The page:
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In “Three Versions of Judas,” Argentine writer Jorge Luis Borges presents a very short story that does not seem much like a story at all. Borges’s stories are often criticized for being overly philosophical and devoid of character, plot, and setting. Those who offer such critiques, however, often miss the parodic and playful nature of Borges’s writing.

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Certainly, “Three Versions of Judas,” complete with lengthy footnotes and filled with the language of theological debate, seems more an academic article than fictional short story. It is in his creation of a fully fictional article, however, that Borges calls attention to the power of language to create alternate realities that exist nowhere but within language. Borges seems to suggest that readers need to take care in what they believe or disbelieve; if he is able to create an academic article peppered with quotations of both those who exist and those who do not, if he is able to patch together biblical text to make it say something very different from standard interpretation, what else is possible in the labyrinth of language? Are all belief systems nothing more than arguments built on faulty initial assumptions? Is there any ultimate reality behind the language that describes it—or is language all that there is?

The story opens with an unnamed narrator connecting an early twentieth century Swedish theologian, Nils Runeberg, to the Gnostic heresies of the second century, suggesting that Runeberg lived too late. Had he lived earlier, he would have been known as one of the great heretics of his day. Nevertheless, the narrator contends that Runeberg was a man of deep religious faith whose writing ultimately ruined his life.

“Three Versions of Judas” purports to be the summary of Runeberg’s reasoning concerning the natures of Jesus and Judas. Runeberg begins with an epigraph from Thomas De Quincey (a real nineteenth century English writer) that says that everything written about Judas previously was false. Runeberg picks up this theme; whereas De Quincey argues that Judas’s role in the betrayal of Christ was necessary in order for Christ to reveal his divinity and that Judas should therefore be celebrated, Runeberg argues that Judas’s role was completely unnecessary logically, since any Roman guard would have had no trouble identifying Jesus, with or without Judas’s intervention. Consequently, Runeberg reasons, since Judas did betray Christ, it could not be an error or an accident. Thus, it must have been a preordained act. Just as the Word lowered itself to human condition, Judas lowered himself to become a criminal worthy of the deepest pit of hell.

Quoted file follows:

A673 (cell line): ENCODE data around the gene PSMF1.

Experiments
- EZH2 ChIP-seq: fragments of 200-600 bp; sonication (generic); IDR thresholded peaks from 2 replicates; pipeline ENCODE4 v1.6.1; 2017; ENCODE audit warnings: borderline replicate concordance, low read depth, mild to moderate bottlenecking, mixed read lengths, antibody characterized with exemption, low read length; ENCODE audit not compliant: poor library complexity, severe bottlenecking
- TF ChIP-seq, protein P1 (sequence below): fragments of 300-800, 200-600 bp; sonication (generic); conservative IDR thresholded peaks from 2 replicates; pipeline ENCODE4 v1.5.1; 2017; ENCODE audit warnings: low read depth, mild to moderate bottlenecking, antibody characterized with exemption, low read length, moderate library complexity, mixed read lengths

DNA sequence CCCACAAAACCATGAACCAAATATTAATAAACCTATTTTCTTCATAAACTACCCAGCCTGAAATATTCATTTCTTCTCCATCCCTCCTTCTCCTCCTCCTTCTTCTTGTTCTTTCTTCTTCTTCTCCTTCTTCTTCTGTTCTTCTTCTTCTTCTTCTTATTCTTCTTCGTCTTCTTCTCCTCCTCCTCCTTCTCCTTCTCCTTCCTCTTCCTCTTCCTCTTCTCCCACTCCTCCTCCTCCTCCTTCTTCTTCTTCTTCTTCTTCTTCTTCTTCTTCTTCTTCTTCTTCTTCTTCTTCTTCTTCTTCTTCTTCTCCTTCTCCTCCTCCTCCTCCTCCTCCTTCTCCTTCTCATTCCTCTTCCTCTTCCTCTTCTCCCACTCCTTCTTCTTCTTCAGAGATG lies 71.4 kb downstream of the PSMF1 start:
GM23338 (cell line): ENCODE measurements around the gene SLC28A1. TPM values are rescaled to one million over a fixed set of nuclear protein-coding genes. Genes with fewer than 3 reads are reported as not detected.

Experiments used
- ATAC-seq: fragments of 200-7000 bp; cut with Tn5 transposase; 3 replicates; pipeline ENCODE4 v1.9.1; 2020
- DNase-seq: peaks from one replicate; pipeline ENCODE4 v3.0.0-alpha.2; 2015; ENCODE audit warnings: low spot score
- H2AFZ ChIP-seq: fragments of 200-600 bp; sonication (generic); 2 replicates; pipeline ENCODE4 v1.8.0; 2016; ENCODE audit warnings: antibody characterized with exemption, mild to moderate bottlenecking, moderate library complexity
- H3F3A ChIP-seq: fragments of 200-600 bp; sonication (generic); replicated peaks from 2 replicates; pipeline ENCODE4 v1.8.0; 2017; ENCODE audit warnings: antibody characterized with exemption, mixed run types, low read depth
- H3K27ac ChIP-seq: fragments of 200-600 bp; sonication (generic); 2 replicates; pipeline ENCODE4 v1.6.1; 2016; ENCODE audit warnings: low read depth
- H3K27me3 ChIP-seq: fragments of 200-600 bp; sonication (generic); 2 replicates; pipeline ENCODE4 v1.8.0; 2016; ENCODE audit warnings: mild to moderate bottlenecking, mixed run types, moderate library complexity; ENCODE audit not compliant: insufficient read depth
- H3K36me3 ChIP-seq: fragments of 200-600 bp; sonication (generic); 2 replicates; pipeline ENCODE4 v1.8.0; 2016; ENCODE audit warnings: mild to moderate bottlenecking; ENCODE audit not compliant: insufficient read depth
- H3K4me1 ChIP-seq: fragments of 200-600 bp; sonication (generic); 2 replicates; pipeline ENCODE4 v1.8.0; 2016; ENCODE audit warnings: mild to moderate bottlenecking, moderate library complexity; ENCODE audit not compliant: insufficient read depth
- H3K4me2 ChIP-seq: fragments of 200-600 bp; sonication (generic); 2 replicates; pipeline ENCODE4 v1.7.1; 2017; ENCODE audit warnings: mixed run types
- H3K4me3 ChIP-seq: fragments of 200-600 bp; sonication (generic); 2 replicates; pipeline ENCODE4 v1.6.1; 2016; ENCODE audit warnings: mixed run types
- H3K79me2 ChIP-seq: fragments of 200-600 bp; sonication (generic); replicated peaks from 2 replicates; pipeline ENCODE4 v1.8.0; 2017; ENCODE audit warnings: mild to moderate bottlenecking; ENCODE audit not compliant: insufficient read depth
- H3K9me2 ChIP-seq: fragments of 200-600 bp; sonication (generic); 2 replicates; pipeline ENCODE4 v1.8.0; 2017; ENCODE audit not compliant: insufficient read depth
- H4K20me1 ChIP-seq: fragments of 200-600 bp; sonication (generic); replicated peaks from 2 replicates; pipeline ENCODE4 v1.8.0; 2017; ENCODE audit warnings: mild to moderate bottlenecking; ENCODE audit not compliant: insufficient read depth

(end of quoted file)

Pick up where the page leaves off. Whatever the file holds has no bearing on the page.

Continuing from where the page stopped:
The narrator further reports that Runeberg’s book Kristus och Judas (Christ and Judas) met with refutations from theologians all over the world. (As Borges often does, he mixes the names of fictional theologians and works with the real, making it difficult for readers to distinguish between the two.) As a result, Runeberg revised his doctrine, expanding his notion of the nature of Judas. Runeberg argues here that because Judas was chosen by Christ to be one of his disciples, his actions must be viewed as having the best motives possible. Consequently, Judas chose the worst possible crime out of deep humility. He willingly chose hell, just as Christ willingly chose his role in the redemption of humanity.

Runeberg, however, pushes his reasoning one step further. Because God’s sacrifice must have been perfect in order to redeem humankind and because God himself is perfect, God must have become fully a man, capable of pain, suffering, sin, and deceit. God’s choice of the man he would become, therefore, is inextricably bound up in the nature of the sacrifice. Christ’s sacrifice, Runeberg reasoned, was not perfect, because it was too...

(The entire section contains 932 words.)

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